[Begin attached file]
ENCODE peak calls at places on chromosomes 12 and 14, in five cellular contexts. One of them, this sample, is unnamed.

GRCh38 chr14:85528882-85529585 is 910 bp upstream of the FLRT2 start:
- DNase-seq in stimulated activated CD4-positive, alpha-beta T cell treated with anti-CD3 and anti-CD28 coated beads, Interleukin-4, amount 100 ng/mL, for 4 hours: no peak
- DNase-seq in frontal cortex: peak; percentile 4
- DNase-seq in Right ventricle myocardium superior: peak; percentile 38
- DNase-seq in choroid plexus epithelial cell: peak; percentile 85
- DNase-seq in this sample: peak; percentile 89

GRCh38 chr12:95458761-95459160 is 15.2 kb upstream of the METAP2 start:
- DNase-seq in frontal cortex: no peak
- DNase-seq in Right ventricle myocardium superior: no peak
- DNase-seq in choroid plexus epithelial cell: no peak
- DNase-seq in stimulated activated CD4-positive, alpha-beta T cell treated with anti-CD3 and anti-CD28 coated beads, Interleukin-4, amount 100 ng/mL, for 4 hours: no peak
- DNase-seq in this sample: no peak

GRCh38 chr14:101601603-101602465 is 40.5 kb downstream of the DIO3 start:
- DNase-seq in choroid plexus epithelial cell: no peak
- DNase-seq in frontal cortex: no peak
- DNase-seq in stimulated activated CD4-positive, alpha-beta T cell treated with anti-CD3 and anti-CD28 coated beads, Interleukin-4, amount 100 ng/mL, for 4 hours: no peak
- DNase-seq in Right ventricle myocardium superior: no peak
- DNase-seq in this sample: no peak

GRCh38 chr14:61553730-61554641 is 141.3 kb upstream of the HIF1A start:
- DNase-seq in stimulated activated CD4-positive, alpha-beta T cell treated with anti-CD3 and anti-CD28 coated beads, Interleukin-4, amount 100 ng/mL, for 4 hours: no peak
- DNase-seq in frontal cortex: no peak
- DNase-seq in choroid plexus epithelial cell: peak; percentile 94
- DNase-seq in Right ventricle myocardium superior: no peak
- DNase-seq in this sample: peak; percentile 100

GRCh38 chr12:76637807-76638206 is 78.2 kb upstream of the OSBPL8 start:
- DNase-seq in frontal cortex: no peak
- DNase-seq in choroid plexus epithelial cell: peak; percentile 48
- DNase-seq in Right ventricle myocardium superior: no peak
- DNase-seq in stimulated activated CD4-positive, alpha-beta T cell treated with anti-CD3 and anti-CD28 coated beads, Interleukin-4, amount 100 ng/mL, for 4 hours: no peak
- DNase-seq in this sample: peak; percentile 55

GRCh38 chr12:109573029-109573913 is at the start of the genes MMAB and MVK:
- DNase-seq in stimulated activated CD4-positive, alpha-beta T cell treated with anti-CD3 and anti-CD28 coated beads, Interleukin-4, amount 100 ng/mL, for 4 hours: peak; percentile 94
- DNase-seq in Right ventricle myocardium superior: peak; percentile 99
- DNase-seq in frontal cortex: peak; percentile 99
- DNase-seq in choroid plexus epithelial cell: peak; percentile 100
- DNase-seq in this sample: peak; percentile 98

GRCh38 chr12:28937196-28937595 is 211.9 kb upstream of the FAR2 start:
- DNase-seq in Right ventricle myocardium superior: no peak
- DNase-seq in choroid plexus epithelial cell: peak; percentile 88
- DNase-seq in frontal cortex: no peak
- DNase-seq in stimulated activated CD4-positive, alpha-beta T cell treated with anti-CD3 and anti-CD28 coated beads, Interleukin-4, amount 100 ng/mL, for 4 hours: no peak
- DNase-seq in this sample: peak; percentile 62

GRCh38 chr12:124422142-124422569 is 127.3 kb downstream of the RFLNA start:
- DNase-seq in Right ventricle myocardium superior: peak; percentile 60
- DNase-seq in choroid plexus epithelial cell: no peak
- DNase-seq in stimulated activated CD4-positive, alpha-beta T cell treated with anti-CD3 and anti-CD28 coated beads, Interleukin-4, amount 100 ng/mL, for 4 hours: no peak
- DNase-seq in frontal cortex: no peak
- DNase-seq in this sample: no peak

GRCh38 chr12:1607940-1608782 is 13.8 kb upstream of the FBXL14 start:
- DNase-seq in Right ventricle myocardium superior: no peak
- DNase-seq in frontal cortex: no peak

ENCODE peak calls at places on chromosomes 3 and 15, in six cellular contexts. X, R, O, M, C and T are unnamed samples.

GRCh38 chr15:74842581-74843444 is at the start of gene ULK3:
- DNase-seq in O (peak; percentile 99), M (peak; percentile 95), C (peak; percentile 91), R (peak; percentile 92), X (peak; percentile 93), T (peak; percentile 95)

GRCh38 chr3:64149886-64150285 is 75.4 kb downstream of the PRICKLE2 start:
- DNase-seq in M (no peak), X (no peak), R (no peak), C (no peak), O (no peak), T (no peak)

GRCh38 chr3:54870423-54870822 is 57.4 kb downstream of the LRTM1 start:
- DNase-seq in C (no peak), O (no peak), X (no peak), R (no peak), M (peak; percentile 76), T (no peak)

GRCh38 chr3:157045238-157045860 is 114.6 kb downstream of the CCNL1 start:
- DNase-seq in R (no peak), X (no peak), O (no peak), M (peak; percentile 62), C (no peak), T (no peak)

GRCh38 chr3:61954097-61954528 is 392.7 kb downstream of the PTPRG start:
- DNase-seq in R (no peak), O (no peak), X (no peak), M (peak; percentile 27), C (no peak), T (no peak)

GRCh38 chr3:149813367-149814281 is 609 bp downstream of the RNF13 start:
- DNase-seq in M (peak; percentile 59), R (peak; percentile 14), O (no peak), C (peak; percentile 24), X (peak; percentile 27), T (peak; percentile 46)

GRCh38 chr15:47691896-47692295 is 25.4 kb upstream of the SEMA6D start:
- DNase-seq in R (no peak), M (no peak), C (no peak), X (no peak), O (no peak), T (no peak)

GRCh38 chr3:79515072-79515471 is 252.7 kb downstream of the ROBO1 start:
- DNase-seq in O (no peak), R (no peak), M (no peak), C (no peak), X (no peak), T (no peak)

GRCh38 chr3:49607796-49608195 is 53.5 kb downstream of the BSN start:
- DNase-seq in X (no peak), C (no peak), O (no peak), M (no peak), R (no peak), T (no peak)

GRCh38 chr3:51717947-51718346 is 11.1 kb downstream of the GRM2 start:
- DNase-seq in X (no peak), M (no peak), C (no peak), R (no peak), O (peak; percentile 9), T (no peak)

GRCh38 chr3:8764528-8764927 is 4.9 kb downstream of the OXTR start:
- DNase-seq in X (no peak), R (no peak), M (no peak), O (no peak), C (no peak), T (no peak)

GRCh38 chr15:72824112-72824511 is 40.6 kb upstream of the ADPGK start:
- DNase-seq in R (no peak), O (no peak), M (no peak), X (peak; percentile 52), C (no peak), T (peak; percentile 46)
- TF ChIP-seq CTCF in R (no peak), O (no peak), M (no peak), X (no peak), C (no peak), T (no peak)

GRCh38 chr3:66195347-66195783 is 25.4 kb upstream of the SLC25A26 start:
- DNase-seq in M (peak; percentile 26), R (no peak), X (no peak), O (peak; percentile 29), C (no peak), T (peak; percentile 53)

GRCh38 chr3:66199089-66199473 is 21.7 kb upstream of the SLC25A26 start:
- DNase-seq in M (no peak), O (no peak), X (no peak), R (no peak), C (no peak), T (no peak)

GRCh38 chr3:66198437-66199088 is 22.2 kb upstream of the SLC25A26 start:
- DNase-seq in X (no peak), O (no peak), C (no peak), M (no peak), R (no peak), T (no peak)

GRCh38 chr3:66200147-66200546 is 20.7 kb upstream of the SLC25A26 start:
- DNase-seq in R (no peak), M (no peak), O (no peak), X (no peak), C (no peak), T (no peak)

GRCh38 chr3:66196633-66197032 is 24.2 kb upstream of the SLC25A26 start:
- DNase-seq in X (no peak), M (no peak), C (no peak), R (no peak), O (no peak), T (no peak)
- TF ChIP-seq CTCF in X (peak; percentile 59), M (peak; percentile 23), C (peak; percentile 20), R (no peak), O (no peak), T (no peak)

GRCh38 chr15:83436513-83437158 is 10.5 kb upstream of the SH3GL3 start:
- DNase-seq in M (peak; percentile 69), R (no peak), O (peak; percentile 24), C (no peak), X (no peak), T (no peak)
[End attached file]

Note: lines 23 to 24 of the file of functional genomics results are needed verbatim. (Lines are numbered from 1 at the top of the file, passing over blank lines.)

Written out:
- DNase-seq in choroid plexus epithelial cell: peak; percentile 94
- DNase-seq in Right ventricle myocardium superior: no peak